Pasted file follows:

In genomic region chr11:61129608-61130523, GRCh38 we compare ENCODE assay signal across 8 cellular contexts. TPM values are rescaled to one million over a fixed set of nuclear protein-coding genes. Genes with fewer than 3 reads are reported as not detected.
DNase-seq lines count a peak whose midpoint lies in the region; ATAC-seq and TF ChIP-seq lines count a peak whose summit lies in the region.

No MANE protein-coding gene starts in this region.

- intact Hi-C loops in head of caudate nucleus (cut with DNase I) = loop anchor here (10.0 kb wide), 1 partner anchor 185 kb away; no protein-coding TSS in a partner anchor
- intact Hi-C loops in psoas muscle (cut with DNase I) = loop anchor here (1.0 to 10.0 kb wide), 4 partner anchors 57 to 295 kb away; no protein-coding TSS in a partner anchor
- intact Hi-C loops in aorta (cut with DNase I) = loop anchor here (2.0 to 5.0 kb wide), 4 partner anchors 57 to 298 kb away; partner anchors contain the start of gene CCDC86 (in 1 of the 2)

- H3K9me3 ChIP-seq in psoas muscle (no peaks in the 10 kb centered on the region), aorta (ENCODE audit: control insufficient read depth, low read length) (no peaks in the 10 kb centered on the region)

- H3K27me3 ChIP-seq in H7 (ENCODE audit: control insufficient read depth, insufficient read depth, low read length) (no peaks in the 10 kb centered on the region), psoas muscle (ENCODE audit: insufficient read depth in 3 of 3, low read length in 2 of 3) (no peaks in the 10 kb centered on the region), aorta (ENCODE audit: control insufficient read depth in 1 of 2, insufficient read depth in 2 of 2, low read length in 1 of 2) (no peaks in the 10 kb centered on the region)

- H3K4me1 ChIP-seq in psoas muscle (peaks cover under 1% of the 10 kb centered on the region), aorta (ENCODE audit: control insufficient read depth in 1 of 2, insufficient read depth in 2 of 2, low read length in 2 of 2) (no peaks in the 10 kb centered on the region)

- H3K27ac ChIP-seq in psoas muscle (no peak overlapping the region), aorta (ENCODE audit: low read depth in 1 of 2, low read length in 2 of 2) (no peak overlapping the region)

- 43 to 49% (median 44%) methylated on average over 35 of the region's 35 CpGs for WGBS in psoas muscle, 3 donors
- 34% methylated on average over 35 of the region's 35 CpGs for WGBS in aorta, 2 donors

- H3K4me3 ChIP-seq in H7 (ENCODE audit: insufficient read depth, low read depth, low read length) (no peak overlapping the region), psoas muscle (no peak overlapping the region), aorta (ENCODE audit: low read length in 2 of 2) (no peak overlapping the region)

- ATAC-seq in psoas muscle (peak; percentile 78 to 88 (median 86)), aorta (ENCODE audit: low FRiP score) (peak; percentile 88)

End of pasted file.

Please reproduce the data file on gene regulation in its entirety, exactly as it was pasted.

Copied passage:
In genomic region chr11:61129608-61130523, GRCh38 we compare ENCODE assay signal across 8 cellular contexts. TPM values are rescaled to one million over a fixed set of nuclear protein-coding genes. Genes with fewer than 3 reads are reported as not detected.
DNase-seq lines count a peak whose midpoint lies in the region; ATAC-seq and TF ChIP-seq lines count a peak whose summit lies in the region.

No MANE protein-coding gene starts in this region.

- intact Hi-C loops in head of caudate nucleus (cut with DNase I) = loop anchor here (10.0 kb wide), 1 partner anchor 185 kb away; no protein-coding TSS in a partner anchor
- intact Hi-C loops in psoas muscle (cut with DNase I) = loop anchor here (1.0 to 10.0 kb wide), 4 partner anchors 57 to 295 kb away; no protein-coding TSS in a partner anchor
- intact Hi-C loops in aorta (cut with DNase I) = loop anchor here (2.0 to 5.0 kb wide), 4 partner anchors 57 to 298 kb away; partner anchors contain the start of gene CCDC86 (in 1 of the 2)

- H3K9me3 ChIP-seq in psoas muscle (no peaks in the 10 kb centered on the region), aorta (ENCODE audit: control insufficient read depth, low read length) (no peaks in the 10 kb centered on the region)

- H3K27me3 ChIP-seq in H7 (ENCODE audit: control insufficient read depth, insufficient read depth, low read length) (no peaks in the 10 kb centered on the region), psoas muscle (ENCODE audit: insufficient read depth in 3 of 3, low read length in 2 of 3) (no peaks in the 10 kb centered on the region), aorta (ENCODE audit: control insufficient read depth in 1 of 2, insufficient read depth in 2 of 2, low read length in 1 of 2) (no peaks in the 10 kb centered on the region)

- H3K4me1 ChIP-seq in psoas muscle (peaks cover under 1% of the 10 kb centered on the region), aorta (ENCODE audit: control insufficient read depth in 1 of 2, insufficient read depth in 2 of 2, low read length in 2 of 2) (no peaks in the 10 kb centered on the region)

- H3K27ac ChIP-seq in psoas muscle (no peak overlapping the region), aorta (ENCODE audit: low read depth in 1 of 2, low read length in 2 of 2) (no peak overlapping the region)

- 43 to 49% (median 44%) methylated on average over 35 of the region's 35 CpGs for WGBS in psoas muscle, 3 donors
- 34% methylated on average over 35 of the region's 35 CpGs for WGBS in aorta, 2 donors

- H3K4me3 ChIP-seq in H7 (ENCODE audit: insufficient read depth, low read depth, low read length) (no peak overlapping the region), psoas muscle (no peak overlapping the region), aorta (ENCODE audit: low read length in 2 of 2) (no peak overlapping the region)

- ATAC-seq in psoas muscle (peak; percentile 78 to 88 (median 86)), aorta (ENCODE audit: low FRiP score) (peak; percentile 88)